Significant developments amongst the turbulent class of GLP-1 agonist diabetes drugs occurred today with fittingly mixed performances. Good news came from Sanofi-Aventis and Zealand Pharma, who reported encouraging head-to-head pivotal data for their candidate lixisenatide against Byetta, while quarterly sales of Novo Nordisk’s Victoza continue to exceed expectations.
Conversely, Ipsen was feeling the punch after partner Roche handed back rights to dogged candidate taspoglutide; though widely expected, Ipsen’s shares still slipped 7% today to €23.76. The likely loss of taspoglutide and setbacks to Amylin Pharmaceuticals and Eli Lilly’s Bydureon, means the GLP-1 space is not quite the über-competitive market it might once have been, handing an opportunity to the likes of lixisenatide and GlaxoSmithKline’s Syncria (see table below).
Non-inferior, assume not superior
Once-daily lixisenatide met its primary endpoint in the phase III, open-label Get-Goal-X trial, demonstrating non-inferiority to twice-daily Byetta in its capacity to reduce HbA1c – glycated haemoglobin, a measure of plasma glucose concentration – in 639 type 2 diabetics.
The drug also reduced the incidence of complications associated with low blood sugar, symptomatic events and hypoglycaemia.
A full data set, likely to emerge at the American Diabetes Association meeting in San Diego in June, will to a certain extent allow lixisenatide to be held up to Victoza as both have been tested versus Byetta in various separate studies, so their relative performance can be assessed. No trials comparing lixisenatide with Victoza have been initiated.
Lixisenatide is undergoing ten pivotal trials, four of which are fully complete, and a stream of topline results are expected over the next few months; the Get-Goal-X trial was the only head-to-head study against a GLP-1 agonist.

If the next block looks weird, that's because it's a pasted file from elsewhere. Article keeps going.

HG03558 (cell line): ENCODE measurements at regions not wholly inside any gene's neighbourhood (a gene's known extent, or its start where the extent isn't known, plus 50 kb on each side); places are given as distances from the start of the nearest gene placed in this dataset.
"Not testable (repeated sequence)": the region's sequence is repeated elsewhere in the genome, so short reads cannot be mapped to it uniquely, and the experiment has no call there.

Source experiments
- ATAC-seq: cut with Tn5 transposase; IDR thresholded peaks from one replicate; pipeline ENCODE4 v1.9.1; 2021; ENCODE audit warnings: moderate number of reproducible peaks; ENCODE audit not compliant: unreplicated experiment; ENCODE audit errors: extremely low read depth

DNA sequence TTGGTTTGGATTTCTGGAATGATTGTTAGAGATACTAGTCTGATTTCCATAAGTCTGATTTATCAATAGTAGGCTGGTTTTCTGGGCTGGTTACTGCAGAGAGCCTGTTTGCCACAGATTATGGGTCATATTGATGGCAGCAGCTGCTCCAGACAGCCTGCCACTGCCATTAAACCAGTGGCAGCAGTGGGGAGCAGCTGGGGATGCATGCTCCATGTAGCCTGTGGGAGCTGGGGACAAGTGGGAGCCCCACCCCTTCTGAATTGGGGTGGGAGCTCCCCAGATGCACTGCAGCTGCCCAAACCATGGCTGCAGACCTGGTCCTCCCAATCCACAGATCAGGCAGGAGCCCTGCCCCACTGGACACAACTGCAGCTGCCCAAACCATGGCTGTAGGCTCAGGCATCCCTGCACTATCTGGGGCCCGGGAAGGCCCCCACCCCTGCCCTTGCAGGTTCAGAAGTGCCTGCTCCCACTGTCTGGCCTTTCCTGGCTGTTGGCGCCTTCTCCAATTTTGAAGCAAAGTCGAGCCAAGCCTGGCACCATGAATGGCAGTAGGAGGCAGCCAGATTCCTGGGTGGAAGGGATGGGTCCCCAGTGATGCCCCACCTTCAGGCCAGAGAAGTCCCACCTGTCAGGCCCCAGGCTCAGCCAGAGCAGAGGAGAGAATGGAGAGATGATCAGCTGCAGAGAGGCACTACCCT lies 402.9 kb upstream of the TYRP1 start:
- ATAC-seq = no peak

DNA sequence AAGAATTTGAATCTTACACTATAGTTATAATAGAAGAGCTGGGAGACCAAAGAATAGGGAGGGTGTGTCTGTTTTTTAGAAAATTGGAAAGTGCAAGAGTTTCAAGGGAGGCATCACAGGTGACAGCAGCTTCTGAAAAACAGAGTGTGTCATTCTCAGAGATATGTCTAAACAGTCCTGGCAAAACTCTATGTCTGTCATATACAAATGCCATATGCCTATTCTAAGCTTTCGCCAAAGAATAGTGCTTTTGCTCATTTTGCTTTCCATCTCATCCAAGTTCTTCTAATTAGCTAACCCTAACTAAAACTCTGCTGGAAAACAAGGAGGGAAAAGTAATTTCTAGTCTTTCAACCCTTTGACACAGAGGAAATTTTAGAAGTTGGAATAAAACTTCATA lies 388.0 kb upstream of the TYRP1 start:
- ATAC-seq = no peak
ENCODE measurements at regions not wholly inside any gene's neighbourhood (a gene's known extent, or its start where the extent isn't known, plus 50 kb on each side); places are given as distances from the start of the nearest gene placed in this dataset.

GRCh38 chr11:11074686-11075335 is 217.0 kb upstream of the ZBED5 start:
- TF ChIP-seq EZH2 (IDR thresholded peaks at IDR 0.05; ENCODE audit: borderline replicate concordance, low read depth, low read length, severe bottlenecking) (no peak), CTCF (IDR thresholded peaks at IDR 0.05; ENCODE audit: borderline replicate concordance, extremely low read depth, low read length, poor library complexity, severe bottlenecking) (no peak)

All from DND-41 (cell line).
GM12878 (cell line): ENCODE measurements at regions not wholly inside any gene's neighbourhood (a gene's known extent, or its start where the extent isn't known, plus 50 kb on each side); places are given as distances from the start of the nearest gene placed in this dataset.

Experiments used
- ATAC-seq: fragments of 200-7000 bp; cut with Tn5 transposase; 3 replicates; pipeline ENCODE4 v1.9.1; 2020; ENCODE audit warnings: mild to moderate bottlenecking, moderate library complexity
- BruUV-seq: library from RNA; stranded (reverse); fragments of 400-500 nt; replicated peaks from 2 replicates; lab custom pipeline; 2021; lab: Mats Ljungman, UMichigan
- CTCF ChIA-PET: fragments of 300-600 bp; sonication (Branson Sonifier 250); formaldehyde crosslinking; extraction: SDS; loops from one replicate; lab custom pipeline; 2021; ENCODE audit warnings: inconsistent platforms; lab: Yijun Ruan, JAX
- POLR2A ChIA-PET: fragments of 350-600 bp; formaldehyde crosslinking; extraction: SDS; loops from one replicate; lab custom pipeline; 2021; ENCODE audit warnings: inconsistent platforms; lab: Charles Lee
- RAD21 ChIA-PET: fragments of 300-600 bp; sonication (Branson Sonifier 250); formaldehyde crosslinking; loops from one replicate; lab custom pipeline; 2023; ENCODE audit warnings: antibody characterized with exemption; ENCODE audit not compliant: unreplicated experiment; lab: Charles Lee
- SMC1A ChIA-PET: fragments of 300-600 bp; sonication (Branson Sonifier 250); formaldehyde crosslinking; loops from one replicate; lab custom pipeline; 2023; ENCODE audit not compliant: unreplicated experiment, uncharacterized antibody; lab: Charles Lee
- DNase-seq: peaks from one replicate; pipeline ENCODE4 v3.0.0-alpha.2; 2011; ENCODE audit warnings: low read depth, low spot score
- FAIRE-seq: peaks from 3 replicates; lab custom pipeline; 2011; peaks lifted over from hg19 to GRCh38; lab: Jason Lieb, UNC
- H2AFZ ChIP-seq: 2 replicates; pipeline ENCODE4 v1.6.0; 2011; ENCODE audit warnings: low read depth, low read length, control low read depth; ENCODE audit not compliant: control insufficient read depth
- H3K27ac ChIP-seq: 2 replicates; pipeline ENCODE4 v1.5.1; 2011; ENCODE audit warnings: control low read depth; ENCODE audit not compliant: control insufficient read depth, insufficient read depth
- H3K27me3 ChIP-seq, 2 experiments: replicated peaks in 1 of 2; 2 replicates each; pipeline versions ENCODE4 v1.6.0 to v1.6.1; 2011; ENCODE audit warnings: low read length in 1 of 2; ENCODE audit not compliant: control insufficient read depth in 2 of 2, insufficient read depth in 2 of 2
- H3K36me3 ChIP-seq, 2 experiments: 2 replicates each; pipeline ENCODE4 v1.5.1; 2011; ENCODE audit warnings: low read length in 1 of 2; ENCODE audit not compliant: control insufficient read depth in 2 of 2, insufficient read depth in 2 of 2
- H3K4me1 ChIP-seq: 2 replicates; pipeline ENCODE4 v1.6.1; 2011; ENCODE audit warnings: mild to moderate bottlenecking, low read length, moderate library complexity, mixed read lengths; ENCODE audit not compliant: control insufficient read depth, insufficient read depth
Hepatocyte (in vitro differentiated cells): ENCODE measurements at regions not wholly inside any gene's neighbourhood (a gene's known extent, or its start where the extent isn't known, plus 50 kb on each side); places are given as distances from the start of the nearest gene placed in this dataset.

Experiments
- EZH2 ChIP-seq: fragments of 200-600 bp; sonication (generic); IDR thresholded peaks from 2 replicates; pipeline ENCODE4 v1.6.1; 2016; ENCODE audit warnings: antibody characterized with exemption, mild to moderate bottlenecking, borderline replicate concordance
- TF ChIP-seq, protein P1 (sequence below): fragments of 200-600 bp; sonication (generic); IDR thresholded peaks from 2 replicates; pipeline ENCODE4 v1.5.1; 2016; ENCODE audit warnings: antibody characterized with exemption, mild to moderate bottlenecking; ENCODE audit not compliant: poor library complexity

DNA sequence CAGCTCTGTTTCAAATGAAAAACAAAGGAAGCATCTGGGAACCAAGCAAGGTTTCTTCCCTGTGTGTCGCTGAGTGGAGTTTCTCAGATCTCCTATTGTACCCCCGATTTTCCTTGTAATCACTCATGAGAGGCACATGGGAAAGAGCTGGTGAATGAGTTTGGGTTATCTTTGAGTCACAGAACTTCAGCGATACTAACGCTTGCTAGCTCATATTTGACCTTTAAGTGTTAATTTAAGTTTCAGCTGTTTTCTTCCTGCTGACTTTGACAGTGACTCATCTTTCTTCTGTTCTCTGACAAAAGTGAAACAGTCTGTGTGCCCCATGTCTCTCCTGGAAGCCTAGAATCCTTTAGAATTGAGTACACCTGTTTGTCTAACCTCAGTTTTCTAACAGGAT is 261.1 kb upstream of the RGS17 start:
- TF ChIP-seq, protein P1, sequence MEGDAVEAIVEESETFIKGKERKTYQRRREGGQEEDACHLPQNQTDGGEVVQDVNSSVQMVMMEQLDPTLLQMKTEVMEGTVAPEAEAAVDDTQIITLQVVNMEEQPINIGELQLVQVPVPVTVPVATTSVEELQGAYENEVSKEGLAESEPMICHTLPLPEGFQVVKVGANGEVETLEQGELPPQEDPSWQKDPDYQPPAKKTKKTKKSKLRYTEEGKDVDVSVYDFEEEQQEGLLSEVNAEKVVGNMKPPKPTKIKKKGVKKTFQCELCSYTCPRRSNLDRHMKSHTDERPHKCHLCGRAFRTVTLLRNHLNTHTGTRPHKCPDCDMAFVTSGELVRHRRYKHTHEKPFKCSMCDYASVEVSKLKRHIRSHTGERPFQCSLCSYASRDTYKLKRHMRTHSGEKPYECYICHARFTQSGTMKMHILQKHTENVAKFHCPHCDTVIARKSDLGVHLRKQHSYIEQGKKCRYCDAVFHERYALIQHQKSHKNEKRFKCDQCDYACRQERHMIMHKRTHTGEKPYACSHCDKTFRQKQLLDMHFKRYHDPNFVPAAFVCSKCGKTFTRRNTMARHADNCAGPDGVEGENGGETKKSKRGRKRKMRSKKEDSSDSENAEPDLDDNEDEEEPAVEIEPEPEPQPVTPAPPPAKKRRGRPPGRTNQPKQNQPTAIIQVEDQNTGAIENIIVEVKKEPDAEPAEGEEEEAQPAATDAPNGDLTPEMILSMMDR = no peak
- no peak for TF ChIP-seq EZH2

Lixisenatide is expected to launch late next year outside of the US, with a US launch to follow in the second half of 2013.
Swedish bank SEB Enskilda wrote today that it reckons there is room for another GLP-1 agonist in a space currently occupied by Byetta and Victoza, and predicts lixisenatide is next in line for approval.
Bydureon developers Eli Lilly and Amylin Pharmaceuticals are expected to respond to the FDA’s requests for additional safety data by the end of the year (FDA crashes party of three with Bydureon rejection, October 20, 2010). This resubmission is likely to lead to a 6-month review, meaning Bydureon’s US approval and launch timeline would be slightly ahead of lixisenatide. In its fourth quarter statement Amylin reckoned it had sufficiently addressed the FDA’s requests, and the regulatory process is back on track.
Jefferies has pencilled in worldwide peak sales of $650m for lixisenatide – or 15% market penetration – compared with EvaluatePharma consensus at $251m in 2016.